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Museum on human rights opens in Canada 

Toronto, Sep 20 (IANS) Governor General of Canada David Johnston inaugurate the Canadian Museum for Human Rights in Winnipeg, Manitoba in central Canada Friday.

The Museum can play a vital role in helping to engage in dialogue, to learn and to stand up for what is right and good, Xinhua quoted Johnston as saying.

The opening ceremony was attended by numerous dignitaries. The new museum is believed to be the world’s only entity devoted to the exploration and celebration of human rights. It is also the only national museum outside of the country’s capital Ottawa.

The museum, designed by architect Antoine Predock and costing more than 350 million Canadian dollars (about $319 million) for construction, is located next to the Forks National Historic Site in downtown Winnipeg.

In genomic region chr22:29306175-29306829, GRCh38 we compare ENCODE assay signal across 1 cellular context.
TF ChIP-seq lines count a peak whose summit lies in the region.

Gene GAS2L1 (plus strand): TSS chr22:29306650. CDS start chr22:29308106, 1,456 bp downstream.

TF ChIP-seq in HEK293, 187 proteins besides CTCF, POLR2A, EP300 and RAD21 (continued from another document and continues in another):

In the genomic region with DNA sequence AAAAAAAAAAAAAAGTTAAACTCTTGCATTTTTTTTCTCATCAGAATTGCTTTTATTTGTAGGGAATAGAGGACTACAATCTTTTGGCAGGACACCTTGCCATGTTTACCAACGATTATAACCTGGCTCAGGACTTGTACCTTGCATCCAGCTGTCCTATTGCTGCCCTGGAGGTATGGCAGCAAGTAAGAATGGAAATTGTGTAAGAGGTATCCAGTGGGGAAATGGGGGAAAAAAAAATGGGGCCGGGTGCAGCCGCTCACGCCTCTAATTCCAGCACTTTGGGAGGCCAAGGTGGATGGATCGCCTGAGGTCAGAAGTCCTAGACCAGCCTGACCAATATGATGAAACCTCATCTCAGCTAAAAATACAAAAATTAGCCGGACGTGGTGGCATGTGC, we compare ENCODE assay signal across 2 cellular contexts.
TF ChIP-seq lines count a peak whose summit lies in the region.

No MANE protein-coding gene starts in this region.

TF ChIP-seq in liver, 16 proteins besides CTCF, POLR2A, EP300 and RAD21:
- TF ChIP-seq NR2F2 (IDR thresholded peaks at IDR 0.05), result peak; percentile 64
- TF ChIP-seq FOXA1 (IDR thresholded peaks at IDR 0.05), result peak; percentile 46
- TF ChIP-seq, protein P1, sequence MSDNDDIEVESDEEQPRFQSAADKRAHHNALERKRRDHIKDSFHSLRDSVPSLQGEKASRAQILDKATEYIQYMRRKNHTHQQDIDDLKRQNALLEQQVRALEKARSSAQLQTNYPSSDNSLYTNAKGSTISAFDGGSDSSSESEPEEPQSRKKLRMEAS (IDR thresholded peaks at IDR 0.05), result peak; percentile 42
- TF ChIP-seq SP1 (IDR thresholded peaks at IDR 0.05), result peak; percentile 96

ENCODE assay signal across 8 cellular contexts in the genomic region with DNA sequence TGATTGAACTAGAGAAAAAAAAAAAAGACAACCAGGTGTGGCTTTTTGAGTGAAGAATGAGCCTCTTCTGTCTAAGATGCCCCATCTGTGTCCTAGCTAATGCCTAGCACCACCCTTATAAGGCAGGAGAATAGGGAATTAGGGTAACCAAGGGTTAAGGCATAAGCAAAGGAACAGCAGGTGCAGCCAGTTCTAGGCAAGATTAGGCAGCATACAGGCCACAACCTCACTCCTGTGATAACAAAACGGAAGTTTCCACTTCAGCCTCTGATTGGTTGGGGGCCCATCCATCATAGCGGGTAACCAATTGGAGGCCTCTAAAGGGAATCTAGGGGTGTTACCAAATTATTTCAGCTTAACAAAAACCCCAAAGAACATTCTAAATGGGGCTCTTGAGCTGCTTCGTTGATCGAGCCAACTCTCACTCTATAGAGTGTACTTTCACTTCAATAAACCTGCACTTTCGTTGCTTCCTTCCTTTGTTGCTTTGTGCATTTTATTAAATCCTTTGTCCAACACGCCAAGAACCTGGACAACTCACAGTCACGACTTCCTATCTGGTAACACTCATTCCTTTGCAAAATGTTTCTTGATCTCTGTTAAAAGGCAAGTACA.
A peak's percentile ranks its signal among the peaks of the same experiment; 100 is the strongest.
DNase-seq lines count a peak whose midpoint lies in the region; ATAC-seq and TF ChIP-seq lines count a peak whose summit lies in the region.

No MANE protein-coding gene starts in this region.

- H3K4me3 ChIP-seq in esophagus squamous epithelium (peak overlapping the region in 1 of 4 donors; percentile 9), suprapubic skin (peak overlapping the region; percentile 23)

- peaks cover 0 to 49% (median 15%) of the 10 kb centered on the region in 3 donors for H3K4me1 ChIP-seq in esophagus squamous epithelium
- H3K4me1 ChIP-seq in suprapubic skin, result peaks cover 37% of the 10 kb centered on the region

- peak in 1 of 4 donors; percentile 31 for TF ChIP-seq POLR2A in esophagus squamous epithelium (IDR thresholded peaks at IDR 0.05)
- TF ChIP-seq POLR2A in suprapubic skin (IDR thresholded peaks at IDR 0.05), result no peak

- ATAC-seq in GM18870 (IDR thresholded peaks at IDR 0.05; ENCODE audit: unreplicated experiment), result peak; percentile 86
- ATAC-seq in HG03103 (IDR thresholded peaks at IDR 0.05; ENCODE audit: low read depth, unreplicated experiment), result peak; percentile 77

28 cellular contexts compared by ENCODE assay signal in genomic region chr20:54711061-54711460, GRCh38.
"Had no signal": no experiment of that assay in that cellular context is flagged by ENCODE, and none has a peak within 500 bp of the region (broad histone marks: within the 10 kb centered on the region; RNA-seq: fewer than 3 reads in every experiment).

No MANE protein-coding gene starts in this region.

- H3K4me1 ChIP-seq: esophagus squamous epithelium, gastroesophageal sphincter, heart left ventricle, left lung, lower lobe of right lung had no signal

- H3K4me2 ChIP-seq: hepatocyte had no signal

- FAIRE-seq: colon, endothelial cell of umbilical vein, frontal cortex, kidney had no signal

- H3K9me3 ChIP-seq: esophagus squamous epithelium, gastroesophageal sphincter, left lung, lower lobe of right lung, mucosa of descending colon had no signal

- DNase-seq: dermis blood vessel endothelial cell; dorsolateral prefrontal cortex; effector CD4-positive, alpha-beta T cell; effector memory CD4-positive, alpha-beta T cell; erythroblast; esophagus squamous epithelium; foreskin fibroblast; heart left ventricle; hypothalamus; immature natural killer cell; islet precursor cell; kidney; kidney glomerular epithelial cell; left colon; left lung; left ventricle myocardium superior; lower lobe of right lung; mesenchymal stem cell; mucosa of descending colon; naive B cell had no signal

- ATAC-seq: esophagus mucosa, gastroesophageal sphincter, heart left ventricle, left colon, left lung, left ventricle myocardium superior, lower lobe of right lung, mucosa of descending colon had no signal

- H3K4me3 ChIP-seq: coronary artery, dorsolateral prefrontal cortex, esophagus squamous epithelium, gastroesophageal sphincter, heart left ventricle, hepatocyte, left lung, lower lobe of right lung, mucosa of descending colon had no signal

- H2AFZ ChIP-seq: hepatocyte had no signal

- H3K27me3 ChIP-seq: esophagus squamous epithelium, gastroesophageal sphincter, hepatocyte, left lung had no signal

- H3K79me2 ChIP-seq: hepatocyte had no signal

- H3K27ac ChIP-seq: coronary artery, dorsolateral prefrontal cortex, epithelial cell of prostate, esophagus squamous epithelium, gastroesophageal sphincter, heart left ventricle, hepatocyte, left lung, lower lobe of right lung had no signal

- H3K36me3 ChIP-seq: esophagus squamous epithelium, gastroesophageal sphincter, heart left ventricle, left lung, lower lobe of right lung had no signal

It has 11 galleries, featuring topics such as Comfort Women who were abducted and raped by the Japanese troops during the Second World War and issues related to aborigines including Inuit.

The inspiration for building a human rights museum came 14 years ago from the late Israel Asper, a Canadian philanthropist and entrepreneur.

Asper wanted to create a place where Canadians, especially young ones, could learn about human rights and the importance of protecting those rights.

When Asper died in 2003, his family continued to pursue his vision and in 2007, Prime Minister Stephen Harper announced the government of Canada’s intention to build a national museum on human rights.


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